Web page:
Covid Watch

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Covid Watch[1]
FormationFebruary 19, 2020 (2020-02-19)[2]
FounderTina White[3]
Founded atStanford, CA
HeadquartersTucson, AZ
ProductsCOVID-19 app solution using GAEN or TCN Protocols
ServicesExposure Alerts
Executive Director
Tina White
James Petrie
Rhys Fenwick
Zsombor Szabo
200+ active

Covid Watch was an open source nonprofit founded in February 2020 with the mission of building mobile technology to fight the COVID-19 pandemic while defending digital privacy.[4] The Covid Watch founders became concerned about emerging, mass surveillance-enabling digital contact tracing technology and started the project to help preserve civil liberties during the pandemic.[5][6][7]

Covid Watch[8] began as an independent research collaboration between students at Stanford University, United States and the University of Waterloo, Canada and it was the first team in the world to publish a white paper,[9] develop,[10][11] and open source[12] a fully anonymous Bluetooth exposure alert protocol - the CEN Protocol, later renamed the TCN Protocol - in collaboration with CoEpi in early March 2020.[13] This was followed by the rapid development of very similar decentralized protocols in early April 2020 like DP-3T, PACT,[14] and Google/Apple Exposure Notification.

The Covid Watch team had over 200 active volunteers from around the world including advisers in public health, epidemiology, privacy, policy, and law from universities like Stanford, Waterloo, UW, UCSF, and Berkeley.[4][15]

Covid Watch also built a fully open source mobile app for sending anonymous exposure alerts first using their own TCN Protocol in April 2020[16] and later using the nearly identical protocol within the Google/Apple exposure notification (GAEN) framework when the GAEN APIs were released in May 2020.[17][18] Also in May 2020, Covid Watch launched the first calibration and beta testing pilot of the GAEN APIs in the United States at the University of Arizona.[19][20]

In August 2020, the app launched publicly for a phased roll-out in the state of Arizona.[21][22][23] Covid Watch volunteers and staff also collaborated with the University of Arizona on research to improve the estimation of infection risk from anonymous Bluetooth data to better inform private quarantine recommendations.[24]

At the end of 2020, the Covid Watch nonprofit closed, but the Covid Watch app and related open source technologies continue to be implemented for public health departments by the WeHealth organization.[25]


As the pandemic began its outbreak in North America, on February 19, 2020, Stanford University PhD candidate and DOE CSGF Fellow Tina White made a public Effective Altruism (EA) forum post about researching smartphone technology like GPS to alert people privately of COVID-19 exposure.[26] This post got the attention of James Petrie at University of Waterloo who had started writing an academic paper on Overleaf on February 7, 2020, exploring private, decentralized methods using MAC addresses.[27] The two researchers began the research collaboration between Stanford and Waterloo, which formed into the nonprofit Covid Watch.[citation needed]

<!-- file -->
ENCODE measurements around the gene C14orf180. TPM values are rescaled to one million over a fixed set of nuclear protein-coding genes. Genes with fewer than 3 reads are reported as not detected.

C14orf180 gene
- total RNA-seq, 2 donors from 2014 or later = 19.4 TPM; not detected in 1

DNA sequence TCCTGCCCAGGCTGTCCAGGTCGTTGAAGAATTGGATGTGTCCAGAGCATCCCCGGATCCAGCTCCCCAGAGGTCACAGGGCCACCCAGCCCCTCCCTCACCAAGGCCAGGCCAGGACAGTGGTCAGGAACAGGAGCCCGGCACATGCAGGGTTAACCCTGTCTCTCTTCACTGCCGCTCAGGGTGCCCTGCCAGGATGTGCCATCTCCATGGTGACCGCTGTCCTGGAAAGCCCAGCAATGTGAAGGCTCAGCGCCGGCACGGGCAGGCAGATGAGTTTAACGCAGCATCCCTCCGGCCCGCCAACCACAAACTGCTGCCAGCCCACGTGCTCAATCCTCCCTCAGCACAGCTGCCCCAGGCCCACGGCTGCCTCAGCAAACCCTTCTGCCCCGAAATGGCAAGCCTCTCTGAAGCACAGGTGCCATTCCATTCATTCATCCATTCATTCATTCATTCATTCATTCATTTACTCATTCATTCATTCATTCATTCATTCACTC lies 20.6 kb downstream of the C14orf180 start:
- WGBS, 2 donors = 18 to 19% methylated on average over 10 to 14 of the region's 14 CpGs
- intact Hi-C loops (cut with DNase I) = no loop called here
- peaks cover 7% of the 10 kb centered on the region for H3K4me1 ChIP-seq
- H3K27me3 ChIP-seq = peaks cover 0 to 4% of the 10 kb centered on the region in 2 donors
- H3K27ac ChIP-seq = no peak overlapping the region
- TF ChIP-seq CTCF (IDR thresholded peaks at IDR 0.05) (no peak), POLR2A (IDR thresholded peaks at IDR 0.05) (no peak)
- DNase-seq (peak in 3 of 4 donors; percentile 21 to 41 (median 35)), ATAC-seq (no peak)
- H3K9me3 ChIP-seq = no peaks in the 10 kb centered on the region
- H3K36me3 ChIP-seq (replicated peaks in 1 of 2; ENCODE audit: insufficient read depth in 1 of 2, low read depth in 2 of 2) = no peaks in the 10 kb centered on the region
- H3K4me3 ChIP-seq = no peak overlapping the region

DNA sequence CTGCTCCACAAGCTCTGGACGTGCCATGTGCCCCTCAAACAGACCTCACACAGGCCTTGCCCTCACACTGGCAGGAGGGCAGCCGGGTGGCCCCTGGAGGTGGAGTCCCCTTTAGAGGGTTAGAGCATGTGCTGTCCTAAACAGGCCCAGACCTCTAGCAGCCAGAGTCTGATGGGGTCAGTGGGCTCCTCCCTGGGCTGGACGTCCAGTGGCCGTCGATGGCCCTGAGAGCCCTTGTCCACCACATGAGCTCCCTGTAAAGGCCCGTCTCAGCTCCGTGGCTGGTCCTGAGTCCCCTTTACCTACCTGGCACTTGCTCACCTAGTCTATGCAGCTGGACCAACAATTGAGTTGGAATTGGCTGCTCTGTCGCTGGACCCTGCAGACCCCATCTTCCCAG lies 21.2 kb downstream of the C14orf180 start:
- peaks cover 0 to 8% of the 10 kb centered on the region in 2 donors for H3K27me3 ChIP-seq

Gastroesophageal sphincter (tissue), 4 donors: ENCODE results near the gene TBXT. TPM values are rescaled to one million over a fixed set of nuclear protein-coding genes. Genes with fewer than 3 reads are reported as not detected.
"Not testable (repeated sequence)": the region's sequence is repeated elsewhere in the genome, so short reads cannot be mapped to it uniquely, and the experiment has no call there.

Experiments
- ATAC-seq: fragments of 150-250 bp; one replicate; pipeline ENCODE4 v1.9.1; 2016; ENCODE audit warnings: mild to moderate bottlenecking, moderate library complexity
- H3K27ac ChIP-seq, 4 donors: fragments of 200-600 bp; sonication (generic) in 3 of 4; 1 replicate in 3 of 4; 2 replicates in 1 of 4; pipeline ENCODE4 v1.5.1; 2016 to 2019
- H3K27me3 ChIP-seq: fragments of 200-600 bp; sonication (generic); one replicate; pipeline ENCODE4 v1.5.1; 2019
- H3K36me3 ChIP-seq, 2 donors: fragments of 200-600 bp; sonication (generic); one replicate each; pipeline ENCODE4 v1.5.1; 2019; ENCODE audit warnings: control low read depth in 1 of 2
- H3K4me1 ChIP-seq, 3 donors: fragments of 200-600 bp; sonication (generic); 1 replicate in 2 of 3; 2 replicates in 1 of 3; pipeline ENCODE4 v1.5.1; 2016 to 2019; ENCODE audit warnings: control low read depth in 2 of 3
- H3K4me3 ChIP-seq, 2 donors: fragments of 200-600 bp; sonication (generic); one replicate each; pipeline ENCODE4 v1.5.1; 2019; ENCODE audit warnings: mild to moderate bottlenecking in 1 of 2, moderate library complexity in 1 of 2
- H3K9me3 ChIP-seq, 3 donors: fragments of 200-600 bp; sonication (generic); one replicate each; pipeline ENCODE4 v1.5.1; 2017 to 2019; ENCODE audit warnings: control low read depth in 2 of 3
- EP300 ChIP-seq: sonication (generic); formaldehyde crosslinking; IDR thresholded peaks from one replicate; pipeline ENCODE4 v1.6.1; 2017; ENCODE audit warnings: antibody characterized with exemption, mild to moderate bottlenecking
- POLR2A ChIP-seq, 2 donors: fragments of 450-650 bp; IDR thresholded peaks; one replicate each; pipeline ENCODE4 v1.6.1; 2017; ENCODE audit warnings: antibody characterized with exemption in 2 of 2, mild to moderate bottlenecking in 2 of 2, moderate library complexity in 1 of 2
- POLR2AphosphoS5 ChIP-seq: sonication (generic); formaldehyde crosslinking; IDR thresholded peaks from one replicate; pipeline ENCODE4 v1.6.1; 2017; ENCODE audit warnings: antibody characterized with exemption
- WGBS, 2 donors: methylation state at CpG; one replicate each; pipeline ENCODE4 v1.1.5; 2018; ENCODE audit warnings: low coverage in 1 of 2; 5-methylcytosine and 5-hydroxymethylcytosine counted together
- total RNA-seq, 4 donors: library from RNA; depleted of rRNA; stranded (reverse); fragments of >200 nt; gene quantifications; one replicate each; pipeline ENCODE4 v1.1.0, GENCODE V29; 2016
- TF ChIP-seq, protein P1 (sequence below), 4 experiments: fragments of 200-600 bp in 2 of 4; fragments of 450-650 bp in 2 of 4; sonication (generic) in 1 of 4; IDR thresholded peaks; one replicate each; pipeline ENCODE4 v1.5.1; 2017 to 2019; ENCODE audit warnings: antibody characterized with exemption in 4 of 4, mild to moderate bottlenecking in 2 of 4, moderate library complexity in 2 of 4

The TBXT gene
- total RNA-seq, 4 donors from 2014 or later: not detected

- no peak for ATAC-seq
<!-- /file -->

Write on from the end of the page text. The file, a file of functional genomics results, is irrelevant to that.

Anonymous, decentralized Bluetooth exposure alerts first publicly appeared on March 2, 2020, when CW's James Petrie posted a PDF describing the privacy model in CW public slack channels, shared with researchers and collaborators worldwide.[28] Covid Watch's description of the technology and procedure for anonymous exposure alerts was shared widely on social media[29] and on the original Covid Watch blog written by Rhys Fenwick.[30] On March 10, 2020, Tina White reached out to Apple engineers to describe BLE anonymous contact tracing technology and background issues on iOS.[citation needed]

A description of the CEN Protocol: the first anonymous, decentralized Bluetooth exposure notification protocol to be published online in Covid Watch's whitepaper on 20 March 2020 and open sourced on the Covid Watch GitHub 17 March 2020.

Covid Watch developer Zsombor Szabo built the first open source, decentralized, anonymous exposure alert protocol called the CEN Protocol.[31][32][33] On March 12, 2020, Zsombor Szabo pushed his first commit to GitHub,[34] laying the foundations of the CW app, completing a proof of concept on March 17 and sharing the video of the working technology on YouTube.[35] Finally, on March 20, 2020, the CW team published a White Paper describing the CEN / TCN protocol.[36][37] 

Tina White presented the technology at Stanford HAI's COVID-19 and AI virtual conference on April 1.[38][39][40] After that, Covid Watch began receiving significant news coverage.[41] Covid Watch then helped other groups like the TCN Coalition and MIT SafePaths[42] implement the TCN Protocol within their open source projects to further the development of decentralized technology and foster global interoperability of contact tracing and exposure alerting apps, a key aspect of achieving widespread adoption.[43]